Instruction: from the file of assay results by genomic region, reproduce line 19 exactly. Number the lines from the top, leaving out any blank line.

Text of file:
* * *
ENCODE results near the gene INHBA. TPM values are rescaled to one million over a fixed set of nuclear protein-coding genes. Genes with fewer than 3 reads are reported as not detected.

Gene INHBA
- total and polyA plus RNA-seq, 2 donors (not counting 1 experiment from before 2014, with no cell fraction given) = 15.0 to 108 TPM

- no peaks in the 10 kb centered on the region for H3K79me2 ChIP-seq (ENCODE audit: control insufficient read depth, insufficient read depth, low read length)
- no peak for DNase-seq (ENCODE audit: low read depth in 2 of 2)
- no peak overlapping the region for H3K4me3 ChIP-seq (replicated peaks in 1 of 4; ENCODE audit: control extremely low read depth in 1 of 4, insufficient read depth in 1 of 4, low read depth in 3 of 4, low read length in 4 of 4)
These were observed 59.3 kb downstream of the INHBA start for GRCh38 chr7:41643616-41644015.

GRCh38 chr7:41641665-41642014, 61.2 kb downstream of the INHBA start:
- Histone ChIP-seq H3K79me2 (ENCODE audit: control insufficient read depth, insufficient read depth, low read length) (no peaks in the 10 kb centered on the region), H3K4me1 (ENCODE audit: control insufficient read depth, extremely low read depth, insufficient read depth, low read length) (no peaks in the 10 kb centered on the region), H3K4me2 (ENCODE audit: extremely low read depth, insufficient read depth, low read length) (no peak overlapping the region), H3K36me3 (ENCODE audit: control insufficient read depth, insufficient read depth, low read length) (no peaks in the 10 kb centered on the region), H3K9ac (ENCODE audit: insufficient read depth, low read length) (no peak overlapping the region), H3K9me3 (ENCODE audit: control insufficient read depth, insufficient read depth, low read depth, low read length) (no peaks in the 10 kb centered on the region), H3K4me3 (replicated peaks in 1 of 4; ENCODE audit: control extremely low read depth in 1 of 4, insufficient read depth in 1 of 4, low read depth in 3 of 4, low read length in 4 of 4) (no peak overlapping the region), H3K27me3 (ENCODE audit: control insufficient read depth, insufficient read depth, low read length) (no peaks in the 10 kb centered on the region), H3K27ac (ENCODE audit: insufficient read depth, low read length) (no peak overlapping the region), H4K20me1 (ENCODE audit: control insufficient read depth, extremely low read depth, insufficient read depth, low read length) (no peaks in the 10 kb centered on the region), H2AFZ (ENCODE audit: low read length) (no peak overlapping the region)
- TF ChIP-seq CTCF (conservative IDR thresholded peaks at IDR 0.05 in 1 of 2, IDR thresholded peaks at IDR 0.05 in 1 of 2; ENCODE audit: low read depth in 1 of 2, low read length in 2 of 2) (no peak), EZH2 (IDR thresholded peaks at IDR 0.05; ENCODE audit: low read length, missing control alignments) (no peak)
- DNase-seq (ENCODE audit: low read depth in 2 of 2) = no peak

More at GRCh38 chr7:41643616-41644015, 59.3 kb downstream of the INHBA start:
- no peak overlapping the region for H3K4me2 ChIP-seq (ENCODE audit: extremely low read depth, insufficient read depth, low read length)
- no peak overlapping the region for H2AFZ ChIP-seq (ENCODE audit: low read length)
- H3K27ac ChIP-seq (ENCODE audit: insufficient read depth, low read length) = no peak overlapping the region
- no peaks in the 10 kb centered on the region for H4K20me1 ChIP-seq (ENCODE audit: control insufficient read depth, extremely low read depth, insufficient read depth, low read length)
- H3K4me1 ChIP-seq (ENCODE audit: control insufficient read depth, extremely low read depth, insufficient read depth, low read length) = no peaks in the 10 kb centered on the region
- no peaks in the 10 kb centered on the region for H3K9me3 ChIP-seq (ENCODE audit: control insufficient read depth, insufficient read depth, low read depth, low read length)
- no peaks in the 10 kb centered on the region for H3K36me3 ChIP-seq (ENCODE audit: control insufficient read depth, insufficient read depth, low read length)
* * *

- no peaks in the 10 kb centered on the region for H3K36me3 ChIP-seq (ENCODE audit: control insufficient read depth, insufficient read depth, low read length)